Foreign exchange transactions can be highly risky, and losses may occur in short periods of time if there is an adverse movement of exchange rates. Exchange rates can be highly volatile and are impacted by numerous economic, political and social factors, as well as supply and demand and governmental intervention, control and adjustments. Investments in financial instruments carry significant risk, including the possible loss of the principal amount invested. Before entering any foreign exchange transaction, you should obtain advice from your own tax, financial, legal and other advisors, and only make investment decisions on the basis of your own objectives, experience and resources.

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The views expressed in this column are solely those of the author and do not reflect the views of SVB Financial Group, or Silicon Valley Bank, or any of its affiliates. This material, including without limitation the statistical information herein, is provided for informational purposes only. The material is based in part upon information from third-party sources that we believe to be reliable, but which has not been independently verified by us and, as such, we do not represent that the information is accurate or complete. The information should not be viewed as tax, investment, legal or other advice nor is it to be relied on in making an investment or other decisions. You should obtain relevant and specific professional advice before making any investment decision. Nothing relating to the material should be construed as a solicitation or offer, or recommendation, to acquire or dispose of any investment or to engage in any other transaction.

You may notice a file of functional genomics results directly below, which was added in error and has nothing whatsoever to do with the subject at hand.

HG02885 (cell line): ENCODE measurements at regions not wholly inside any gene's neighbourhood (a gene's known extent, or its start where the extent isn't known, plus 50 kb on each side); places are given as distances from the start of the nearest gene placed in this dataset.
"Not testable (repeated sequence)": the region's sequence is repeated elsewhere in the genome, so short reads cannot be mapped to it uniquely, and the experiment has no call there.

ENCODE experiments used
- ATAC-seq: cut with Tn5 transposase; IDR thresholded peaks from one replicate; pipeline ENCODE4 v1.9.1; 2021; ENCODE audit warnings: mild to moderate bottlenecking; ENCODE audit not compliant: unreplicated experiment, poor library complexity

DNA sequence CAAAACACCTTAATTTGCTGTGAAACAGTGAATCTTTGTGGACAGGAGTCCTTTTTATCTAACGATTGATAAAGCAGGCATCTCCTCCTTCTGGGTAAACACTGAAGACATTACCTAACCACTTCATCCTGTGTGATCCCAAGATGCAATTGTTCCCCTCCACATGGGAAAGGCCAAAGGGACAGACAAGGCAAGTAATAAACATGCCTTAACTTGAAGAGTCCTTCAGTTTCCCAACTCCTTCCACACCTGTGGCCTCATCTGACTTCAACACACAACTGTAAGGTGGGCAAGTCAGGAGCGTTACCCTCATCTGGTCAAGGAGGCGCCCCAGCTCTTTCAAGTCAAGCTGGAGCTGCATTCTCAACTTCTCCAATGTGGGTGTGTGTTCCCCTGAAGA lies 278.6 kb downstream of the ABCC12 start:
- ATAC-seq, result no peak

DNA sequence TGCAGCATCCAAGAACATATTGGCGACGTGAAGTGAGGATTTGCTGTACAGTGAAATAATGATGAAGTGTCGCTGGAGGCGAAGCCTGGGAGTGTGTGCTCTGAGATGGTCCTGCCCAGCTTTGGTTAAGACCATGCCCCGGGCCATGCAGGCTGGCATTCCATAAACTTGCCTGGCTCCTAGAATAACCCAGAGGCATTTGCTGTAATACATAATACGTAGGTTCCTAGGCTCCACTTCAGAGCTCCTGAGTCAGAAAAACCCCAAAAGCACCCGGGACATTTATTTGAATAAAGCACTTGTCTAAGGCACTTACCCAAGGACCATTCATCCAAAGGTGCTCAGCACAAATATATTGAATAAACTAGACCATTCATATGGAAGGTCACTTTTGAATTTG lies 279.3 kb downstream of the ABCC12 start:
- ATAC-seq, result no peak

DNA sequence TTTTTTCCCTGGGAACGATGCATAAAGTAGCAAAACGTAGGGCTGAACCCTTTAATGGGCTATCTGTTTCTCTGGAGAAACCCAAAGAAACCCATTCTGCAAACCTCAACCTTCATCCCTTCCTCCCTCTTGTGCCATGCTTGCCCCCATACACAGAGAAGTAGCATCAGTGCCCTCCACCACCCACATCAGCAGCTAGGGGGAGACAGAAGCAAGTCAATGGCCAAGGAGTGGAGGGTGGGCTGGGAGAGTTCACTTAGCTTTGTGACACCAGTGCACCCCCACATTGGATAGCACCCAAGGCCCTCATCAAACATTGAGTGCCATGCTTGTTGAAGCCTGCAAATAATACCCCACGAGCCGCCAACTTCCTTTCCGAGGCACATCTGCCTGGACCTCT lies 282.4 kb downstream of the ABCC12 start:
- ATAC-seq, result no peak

Foreign exchange transactions can be highly risky, and losses may occur in short periods of time if there is an adverse movement of exchange rates. Exchange rates can be highly volatile and are impacted by numerous economic, political and social factors, as well as supply and demand and governmental intervention, control and adjustments. Investments in financial instruments carry significant risk, including the possible loss of the principal amount invested. Before entering any foreign exchange transaction, you should obtain advice from your own tax, financial, legal and other advisors, and only make investment decisions on the basis of your own objectives, experience and resources.

About the Author

Market professional with over 20 years experience in FX and rates sales, trading and structuring. Provided coverage to clients in various business segments from corporates, Hedge funds, real estate investors and regional banks.